“Back in her beloved Virginia, Shannon Adair loved nursing injured soldiers back to health. but in Grand Coeur, Idaho – the rough-and-tumble place where her father has been called to lead the church – she’s not sure where she fits in. Then a critically ill woman arrives, and Shannon knows her place at last: to care for this dear woman and ease her pain.
Matthew Dubois is the fastest and most reliable stagecoach driver on Wells Fargo’s payroll. But his widowed sister is dying and he’s about to inherit his young nephew. So he takes a job at the Wells Fargo express office in Grand Coeur until he can find the one thing he needs to get back to driving: a wife to care for the boy.
What neither of them knows is that God is at work behind the scenes – and is lovingly bringing them together to discover the true desires of their hearts.” (back cover of the book)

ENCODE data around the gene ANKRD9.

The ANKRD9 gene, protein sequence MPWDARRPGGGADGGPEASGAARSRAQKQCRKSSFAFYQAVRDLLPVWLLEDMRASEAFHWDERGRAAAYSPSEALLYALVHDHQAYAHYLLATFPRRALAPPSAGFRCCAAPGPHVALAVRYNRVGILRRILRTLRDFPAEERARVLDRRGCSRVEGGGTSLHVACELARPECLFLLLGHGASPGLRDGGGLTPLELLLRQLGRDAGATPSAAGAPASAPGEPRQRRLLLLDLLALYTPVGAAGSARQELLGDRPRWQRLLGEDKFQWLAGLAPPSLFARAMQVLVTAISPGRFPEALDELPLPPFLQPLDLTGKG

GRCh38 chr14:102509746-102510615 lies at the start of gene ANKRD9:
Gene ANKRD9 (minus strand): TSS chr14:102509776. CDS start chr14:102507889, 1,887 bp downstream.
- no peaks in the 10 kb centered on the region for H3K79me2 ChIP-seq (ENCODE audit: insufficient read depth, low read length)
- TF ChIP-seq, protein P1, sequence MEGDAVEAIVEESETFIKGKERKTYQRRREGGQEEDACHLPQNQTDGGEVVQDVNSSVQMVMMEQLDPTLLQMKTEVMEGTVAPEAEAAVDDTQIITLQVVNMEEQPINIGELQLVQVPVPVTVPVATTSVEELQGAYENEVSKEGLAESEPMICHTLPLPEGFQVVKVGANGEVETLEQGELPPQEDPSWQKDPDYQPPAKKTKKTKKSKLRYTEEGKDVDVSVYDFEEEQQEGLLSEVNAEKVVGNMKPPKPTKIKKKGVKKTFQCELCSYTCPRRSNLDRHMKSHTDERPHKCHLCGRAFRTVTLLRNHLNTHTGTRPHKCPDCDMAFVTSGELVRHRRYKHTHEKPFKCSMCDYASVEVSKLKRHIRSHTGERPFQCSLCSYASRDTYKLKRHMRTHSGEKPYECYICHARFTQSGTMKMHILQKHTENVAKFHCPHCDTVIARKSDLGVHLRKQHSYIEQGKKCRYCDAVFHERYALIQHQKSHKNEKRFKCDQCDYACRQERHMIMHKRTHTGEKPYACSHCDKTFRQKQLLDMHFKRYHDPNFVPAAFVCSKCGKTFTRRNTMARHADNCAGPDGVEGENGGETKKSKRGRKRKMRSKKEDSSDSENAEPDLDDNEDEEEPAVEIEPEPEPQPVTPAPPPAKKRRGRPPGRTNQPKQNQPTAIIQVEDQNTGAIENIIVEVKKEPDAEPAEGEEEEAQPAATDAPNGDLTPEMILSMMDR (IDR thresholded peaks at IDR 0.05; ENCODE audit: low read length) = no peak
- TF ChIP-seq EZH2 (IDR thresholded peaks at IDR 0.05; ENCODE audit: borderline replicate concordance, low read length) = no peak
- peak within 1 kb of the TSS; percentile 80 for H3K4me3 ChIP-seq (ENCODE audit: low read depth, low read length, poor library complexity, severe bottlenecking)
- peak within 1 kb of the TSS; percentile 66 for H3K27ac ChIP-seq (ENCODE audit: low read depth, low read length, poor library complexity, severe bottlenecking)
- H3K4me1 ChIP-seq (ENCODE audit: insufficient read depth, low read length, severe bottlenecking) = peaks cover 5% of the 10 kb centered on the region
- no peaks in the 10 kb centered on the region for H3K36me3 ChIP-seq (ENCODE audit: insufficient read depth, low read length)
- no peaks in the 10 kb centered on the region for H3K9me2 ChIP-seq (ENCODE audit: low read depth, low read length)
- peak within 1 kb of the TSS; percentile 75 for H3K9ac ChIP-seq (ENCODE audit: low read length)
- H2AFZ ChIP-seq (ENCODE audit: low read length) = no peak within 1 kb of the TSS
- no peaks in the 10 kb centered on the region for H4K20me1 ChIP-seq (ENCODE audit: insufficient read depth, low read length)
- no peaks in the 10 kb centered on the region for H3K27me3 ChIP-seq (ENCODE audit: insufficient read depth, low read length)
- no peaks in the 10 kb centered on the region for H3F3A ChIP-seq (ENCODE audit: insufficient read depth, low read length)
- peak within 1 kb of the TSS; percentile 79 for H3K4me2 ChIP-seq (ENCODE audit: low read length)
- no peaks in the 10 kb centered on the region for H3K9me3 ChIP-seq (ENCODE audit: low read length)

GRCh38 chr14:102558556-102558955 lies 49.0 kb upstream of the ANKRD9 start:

2. The House of Velvet and Glass by Katherine Howe from Hyperion/Voice. Katherine is also the author of the popular book, The Physick Book of Deliverance Dane.
“A vividly atmospheric love story, The House of Velvet and Glass is set in Boston just before World War I. After the loss of her mother and sister on the Titanic, our heroine, Sybil, is obsessed with contacting them in the afterworld. she turns to a spiritualist medium to help make the connection. At the same time, Sybil struggles with her brooding father and black sheep brother. And just as she is sensing that her time to marry may have passed, a surprising series of events brings an old flame back on the scene.
How is a master of period detail, and she brings upper-class Boston vividly to life. We move from the dangerously seductive opium dens of Chinatown to opulent town houses to Harvard’s hushed libraries. In addition, there are flashbacks to the glittering salons of the Titanic on the eve of its sinking.” (from the enclosed letter from the publisher)